Germanium selenide

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Germanium selenide
GeSe structure.jpg
IUPAC name
Germanium selenide
Other names
germanium(II) selenide
12065-10-0 YesY
ECHA InfoCard 100.031.862
PubChem 12049114
Molar mass 151.57 g/mol
Appearance black
Density 5.56 g/cm3
Melting point 667 °C (1,233 °F; 940 K) (decomposes)
Band gap 1.07 eV (indirect) [1]


Related compounds[3]
Other anions
Germanium sulfide, Germanium telluride
Lead selenide
Except where otherwise noted, data are given for materials in their standard state (at 25 °C [77 °F], 100 kPa).
N verify (what is YesYN ?)
Infobox references

Germanium selenide is a chemical compound with the formula GeSe. It exists as black crystalline powder having orthorhombic (distorted NaCl-type) crystal symmetry; at temperatures ~650 °C, it transforms into the cubic NaCl structure.[4]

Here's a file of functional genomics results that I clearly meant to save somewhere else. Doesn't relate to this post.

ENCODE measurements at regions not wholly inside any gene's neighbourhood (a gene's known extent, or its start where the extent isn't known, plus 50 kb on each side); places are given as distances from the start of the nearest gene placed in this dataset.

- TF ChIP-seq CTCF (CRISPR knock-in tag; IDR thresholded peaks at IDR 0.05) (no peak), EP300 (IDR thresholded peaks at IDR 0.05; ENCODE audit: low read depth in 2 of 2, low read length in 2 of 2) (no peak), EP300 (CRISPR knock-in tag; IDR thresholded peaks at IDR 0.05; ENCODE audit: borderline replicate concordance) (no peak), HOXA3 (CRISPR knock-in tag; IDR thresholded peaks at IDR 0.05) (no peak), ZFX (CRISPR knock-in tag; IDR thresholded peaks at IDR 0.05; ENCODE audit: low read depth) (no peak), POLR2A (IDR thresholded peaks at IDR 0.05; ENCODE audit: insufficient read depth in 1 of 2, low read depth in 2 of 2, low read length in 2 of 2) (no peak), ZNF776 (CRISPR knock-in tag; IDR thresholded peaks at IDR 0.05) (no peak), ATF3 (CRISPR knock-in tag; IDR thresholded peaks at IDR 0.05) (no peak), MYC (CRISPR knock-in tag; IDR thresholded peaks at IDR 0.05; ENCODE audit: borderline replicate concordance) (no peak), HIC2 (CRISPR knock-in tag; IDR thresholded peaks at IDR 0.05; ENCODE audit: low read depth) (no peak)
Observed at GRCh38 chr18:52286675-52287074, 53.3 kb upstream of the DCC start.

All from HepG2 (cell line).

To grow GeSe crystals, GeSe powder is vaporized at the hot end of a sealed ampule and allowed to condense at the cold end. Usual crystals are small and show signs of irregular growth, caused mainly by convective motion in the gaseous medium. However, GeSe grown under condition of zero-gravity and reduced convection aboard the Skylab are ~10 times larger than Earth-grown crystals, and are free from visual defects.[5][6]


  1. ^ L Makinistian; et al. (2007). "Ab initio calculations of the electronic and optical properties of germanium selenide". J. Phys.: C. 19: 186211. doi:10.1088/0953-8984/19/18/186211. 
  2. ^ Eymard R and Otto A (1977). Phys. Rev. B. 16: 1616. doi:10.1103/physrevb.16.1616.  Missing or empty |title= (help)
  3. ^ GeSe at webelements
  4. ^ Wiedemeier H., Siemers P.A. (1975). "The Thermal Expansion and High Temperature Transformation of GeSe". Zeitschrift für anorganische und allgemeine Chemie. 411: 90–96. doi:10.1002/zaac.19754110110. 
  5. ^ "SP-400 Skylab, Our First Space Station". NASA. Retrieved 2009-06-06. 
  6. ^ H. Wiedemeier; et al. (1975). "Crystal growth and transport rates of GeSe and GeTe in micro-gravity environment". Journal of Crystal Growth. 31: 36. doi:10.1016/0022-0248(75)90107-4.